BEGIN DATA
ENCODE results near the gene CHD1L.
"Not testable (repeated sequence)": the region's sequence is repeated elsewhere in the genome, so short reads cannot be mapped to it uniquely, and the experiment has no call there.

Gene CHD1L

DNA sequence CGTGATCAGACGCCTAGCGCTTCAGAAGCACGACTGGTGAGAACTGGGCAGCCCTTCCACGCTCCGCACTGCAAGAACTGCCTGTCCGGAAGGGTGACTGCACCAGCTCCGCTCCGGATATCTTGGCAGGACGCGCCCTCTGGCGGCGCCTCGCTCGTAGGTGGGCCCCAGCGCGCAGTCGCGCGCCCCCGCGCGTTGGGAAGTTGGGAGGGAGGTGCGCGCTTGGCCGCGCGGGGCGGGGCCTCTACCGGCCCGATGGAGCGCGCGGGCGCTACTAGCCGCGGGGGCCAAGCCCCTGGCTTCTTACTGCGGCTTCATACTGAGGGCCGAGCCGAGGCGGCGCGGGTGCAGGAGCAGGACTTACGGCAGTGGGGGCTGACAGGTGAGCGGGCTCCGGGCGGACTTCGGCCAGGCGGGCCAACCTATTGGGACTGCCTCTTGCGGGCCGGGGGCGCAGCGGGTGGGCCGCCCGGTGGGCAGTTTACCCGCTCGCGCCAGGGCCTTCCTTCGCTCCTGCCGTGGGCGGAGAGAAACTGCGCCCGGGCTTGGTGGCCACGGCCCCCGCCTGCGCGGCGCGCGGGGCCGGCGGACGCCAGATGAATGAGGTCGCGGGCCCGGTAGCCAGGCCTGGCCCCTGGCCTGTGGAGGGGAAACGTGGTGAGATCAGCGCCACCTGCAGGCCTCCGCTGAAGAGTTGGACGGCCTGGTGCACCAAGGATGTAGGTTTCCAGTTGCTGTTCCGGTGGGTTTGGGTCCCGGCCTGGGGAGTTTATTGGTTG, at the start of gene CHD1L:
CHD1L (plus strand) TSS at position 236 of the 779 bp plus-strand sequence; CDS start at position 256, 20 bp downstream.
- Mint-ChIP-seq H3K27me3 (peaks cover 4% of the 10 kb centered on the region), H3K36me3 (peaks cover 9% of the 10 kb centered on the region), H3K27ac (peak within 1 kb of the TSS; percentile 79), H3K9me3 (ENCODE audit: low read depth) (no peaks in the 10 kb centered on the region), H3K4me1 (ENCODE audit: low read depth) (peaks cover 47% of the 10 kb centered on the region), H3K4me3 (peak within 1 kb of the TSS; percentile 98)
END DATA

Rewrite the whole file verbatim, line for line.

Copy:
ENCODE results near the gene CHD1L.
"Not testable (repeated sequence)": the region's sequence is repeated elsewhere in the genome, so short reads cannot be mapped to it uniquely, and the experiment has no call there.

Gene CHD1L

DNA sequence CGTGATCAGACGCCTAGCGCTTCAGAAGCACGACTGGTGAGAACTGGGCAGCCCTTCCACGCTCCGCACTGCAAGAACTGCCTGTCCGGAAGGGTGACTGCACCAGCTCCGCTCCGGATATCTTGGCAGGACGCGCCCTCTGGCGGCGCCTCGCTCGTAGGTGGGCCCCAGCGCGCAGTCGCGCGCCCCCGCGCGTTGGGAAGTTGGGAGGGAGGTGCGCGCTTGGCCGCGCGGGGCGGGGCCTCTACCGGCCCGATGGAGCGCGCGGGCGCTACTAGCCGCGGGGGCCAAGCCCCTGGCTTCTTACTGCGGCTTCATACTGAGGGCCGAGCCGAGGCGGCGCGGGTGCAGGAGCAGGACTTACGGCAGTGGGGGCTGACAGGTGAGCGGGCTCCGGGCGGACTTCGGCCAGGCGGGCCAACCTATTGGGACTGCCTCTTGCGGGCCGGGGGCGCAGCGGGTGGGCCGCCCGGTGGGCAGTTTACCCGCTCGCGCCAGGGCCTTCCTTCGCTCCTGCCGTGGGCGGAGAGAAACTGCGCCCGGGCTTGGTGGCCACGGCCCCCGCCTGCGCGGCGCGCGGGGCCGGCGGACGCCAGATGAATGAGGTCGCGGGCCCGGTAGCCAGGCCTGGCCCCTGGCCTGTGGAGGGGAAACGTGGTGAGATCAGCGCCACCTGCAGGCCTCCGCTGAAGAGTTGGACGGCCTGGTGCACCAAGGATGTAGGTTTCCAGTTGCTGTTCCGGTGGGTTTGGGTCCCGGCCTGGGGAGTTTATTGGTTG, at the start of gene CHD1L:
CHD1L (plus strand) TSS at position 236 of the 779 bp plus-strand sequence; CDS start at position 256, 20 bp downstream.
- Mint-ChIP-seq H3K27me3 (peaks cover 4% of the 10 kb centered on the region), H3K36me3 (peaks cover 9% of the 10 kb centered on the region), H3K27ac (peak within 1 kb of the TSS; percentile 79), H3K9me3 (ENCODE audit: low read depth) (no peaks in the 10 kb centered on the region), H3K4me1 (ENCODE audit: low read depth) (peaks cover 47% of the 10 kb centered on the region), H3K4me3 (peak within 1 kb of the TSS; percentile 98)